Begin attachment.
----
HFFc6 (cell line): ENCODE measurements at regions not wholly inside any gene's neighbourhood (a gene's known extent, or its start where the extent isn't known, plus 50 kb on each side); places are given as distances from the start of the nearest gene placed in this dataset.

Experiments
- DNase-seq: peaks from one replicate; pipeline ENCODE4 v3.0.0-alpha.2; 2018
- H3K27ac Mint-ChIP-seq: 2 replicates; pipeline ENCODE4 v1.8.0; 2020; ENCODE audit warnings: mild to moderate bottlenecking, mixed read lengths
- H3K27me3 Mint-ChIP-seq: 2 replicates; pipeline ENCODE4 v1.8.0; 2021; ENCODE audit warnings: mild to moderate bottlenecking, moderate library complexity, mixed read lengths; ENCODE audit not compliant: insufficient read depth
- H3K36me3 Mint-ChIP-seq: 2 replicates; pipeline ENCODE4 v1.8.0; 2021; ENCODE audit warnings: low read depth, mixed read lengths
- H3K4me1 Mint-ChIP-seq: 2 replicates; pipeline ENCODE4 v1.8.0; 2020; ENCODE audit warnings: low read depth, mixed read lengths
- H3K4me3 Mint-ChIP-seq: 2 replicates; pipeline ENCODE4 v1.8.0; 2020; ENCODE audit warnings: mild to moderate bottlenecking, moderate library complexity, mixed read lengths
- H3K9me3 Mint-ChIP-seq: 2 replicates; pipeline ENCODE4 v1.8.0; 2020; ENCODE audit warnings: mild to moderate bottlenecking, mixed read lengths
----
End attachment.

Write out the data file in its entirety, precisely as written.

HFFc6 (cell line): ENCODE measurements at regions not wholly inside any gene's neighbourhood (a gene's known extent, or its start where the extent isn't known, plus 50 kb on each side); places are given as distances from the start of the nearest gene placed in this dataset.

Experiments
- DNase-seq: peaks from one replicate; pipeline ENCODE4 v3.0.0-alpha.2; 2018
- H3K27ac Mint-ChIP-seq: 2 replicates; pipeline ENCODE4 v1.8.0; 2020; ENCODE audit warnings: mild to moderate bottlenecking, mixed read lengths
- H3K27me3 Mint-ChIP-seq: 2 replicates; pipeline ENCODE4 v1.8.0; 2021; ENCODE audit warnings: mild to moderate bottlenecking, moderate library complexity, mixed read lengths; ENCODE audit not compliant: insufficient read depth
- H3K36me3 Mint-ChIP-seq: 2 replicates; pipeline ENCODE4 v1.8.0; 2021; ENCODE audit warnings: low read depth, mixed read lengths
- H3K4me1 Mint-ChIP-seq: 2 replicates; pipeline ENCODE4 v1.8.0; 2020; ENCODE audit warnings: low read depth, mixed read lengths
- H3K4me3 Mint-ChIP-seq: 2 replicates; pipeline ENCODE4 v1.8.0; 2020; ENCODE audit warnings: mild to moderate bottlenecking, moderate library complexity, mixed read lengths
- H3K9me3 Mint-ChIP-seq: 2 replicates; pipeline ENCODE4 v1.8.0; 2020; ENCODE audit warnings: mild to moderate bottlenecking, mixed read lengths